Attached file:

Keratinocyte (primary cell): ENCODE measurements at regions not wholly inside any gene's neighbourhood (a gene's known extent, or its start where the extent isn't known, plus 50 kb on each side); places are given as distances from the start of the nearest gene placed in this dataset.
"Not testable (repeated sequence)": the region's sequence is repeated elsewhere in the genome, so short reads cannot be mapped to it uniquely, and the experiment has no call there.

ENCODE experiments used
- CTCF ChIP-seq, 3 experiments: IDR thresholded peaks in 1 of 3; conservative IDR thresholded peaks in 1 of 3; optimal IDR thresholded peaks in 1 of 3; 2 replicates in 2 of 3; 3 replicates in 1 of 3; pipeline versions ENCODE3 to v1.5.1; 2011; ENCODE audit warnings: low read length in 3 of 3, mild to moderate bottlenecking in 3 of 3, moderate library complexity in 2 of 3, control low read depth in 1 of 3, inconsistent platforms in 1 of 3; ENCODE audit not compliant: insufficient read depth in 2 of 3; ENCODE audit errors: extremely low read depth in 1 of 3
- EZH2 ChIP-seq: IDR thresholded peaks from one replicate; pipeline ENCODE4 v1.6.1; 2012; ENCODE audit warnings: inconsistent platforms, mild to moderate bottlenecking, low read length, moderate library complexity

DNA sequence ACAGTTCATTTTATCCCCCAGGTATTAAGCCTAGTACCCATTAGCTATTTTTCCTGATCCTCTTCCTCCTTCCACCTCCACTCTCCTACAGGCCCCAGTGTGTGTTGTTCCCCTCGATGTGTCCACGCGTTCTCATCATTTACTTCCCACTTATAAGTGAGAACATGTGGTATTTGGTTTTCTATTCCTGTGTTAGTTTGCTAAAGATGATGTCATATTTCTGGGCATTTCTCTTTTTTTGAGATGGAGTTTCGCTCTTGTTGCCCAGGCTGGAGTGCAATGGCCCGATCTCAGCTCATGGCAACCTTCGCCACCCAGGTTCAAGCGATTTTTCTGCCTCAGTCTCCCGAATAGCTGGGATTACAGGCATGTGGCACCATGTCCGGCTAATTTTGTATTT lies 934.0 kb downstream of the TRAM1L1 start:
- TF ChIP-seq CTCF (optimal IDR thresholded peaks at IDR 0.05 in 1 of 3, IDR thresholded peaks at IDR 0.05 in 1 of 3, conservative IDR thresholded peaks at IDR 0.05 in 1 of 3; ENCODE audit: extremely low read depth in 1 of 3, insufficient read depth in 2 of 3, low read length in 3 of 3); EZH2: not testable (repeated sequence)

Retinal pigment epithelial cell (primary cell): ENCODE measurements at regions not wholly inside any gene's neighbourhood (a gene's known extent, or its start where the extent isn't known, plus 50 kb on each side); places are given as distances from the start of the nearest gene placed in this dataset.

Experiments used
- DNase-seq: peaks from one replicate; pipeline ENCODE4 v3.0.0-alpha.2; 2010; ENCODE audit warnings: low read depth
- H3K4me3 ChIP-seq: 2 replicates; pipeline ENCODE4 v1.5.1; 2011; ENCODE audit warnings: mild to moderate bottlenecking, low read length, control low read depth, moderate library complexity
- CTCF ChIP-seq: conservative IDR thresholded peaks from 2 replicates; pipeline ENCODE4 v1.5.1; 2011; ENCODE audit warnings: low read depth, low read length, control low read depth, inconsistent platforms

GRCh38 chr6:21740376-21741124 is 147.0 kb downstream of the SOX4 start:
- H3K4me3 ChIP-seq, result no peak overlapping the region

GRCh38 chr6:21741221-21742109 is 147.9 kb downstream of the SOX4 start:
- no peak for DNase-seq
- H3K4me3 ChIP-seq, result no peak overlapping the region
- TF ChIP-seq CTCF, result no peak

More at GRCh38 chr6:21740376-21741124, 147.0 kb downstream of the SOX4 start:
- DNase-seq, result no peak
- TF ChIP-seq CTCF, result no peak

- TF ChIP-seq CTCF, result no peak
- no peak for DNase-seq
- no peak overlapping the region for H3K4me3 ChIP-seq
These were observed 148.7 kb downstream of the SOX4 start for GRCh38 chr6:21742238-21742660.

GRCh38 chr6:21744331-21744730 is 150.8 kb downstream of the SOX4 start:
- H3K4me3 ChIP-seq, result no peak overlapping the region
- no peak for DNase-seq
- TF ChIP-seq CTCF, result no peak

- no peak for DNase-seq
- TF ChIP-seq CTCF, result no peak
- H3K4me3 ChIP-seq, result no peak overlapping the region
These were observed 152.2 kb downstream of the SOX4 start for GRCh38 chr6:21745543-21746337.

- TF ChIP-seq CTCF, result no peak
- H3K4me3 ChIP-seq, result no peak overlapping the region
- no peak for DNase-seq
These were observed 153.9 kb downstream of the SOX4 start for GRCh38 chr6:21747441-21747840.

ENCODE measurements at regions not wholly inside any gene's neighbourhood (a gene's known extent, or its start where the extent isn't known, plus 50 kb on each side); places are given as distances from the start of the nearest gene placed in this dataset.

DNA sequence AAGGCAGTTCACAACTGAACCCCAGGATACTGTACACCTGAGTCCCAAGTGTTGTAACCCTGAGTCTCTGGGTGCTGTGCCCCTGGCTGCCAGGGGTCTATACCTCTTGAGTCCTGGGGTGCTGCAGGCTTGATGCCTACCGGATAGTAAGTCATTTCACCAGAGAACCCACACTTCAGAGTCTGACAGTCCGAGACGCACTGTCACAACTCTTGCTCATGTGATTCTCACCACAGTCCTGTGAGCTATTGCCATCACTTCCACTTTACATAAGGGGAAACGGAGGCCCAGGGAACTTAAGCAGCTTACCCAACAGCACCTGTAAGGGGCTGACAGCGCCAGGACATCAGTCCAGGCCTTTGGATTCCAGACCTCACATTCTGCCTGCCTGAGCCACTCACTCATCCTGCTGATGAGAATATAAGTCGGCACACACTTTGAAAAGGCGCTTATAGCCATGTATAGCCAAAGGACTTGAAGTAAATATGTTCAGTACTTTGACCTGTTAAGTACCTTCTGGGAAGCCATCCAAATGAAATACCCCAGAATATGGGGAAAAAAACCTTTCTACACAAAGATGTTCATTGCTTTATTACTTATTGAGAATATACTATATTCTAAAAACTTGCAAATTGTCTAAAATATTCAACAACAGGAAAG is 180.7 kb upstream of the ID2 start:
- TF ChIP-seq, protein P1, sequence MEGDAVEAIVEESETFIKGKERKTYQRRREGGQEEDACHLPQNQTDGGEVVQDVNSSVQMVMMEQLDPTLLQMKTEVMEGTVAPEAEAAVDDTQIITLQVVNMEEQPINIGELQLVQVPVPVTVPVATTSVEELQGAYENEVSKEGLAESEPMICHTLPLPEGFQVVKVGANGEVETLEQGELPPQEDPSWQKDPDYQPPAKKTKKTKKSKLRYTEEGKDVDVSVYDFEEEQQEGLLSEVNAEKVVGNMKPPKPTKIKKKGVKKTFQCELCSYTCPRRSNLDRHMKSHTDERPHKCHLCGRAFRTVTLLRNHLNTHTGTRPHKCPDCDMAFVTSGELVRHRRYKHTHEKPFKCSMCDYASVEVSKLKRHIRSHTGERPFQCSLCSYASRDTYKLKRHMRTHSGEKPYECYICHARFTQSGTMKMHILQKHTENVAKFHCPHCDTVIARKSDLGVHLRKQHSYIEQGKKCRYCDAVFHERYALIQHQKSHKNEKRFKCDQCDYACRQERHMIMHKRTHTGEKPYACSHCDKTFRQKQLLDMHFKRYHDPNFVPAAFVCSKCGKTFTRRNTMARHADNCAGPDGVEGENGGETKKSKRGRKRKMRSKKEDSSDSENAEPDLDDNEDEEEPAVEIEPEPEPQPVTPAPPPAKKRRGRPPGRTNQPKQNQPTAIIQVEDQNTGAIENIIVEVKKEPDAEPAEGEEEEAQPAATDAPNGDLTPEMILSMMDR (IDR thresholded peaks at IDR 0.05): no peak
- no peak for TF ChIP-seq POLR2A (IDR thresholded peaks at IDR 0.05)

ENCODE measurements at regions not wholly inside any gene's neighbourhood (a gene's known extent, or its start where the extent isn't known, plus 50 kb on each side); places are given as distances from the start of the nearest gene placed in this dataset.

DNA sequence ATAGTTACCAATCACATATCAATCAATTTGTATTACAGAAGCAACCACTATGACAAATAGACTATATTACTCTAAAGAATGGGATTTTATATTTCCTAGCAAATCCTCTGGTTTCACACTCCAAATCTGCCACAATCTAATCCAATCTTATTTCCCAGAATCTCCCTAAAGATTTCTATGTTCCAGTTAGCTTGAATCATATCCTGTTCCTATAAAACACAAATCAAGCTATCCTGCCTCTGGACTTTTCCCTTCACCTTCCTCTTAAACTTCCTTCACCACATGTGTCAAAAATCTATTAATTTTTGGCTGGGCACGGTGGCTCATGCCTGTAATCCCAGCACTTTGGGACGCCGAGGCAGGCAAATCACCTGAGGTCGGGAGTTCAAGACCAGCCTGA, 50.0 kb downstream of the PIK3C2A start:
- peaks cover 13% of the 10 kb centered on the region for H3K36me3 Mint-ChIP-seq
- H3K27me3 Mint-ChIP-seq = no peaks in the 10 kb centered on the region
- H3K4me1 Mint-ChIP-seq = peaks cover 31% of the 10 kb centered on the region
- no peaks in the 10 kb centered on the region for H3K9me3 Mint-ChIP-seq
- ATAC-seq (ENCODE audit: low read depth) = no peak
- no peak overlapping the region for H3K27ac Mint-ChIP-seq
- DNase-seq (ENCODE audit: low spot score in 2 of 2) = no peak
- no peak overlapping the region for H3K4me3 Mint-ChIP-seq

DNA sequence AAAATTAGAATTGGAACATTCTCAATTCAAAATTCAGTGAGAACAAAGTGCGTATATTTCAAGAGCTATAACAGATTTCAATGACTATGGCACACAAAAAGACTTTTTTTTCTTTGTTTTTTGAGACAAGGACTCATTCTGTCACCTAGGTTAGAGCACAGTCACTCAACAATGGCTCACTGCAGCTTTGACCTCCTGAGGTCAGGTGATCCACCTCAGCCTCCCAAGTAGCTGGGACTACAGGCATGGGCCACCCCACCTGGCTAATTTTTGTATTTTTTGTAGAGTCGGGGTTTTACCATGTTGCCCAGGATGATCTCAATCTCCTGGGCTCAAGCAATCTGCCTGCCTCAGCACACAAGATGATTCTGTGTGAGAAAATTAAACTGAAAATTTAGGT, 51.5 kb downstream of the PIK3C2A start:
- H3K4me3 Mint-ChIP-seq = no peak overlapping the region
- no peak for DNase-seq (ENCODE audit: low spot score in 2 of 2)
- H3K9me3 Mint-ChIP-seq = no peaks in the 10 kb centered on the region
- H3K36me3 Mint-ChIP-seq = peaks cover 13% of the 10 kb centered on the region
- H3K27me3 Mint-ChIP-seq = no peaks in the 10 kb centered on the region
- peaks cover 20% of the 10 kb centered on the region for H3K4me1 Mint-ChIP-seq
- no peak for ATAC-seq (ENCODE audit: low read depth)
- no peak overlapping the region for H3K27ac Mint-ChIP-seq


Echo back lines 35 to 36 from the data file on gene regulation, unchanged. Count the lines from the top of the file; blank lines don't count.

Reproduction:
- H3K4me3 ChIP-seq, result no peak overlapping the region
- no peak for DNase-seq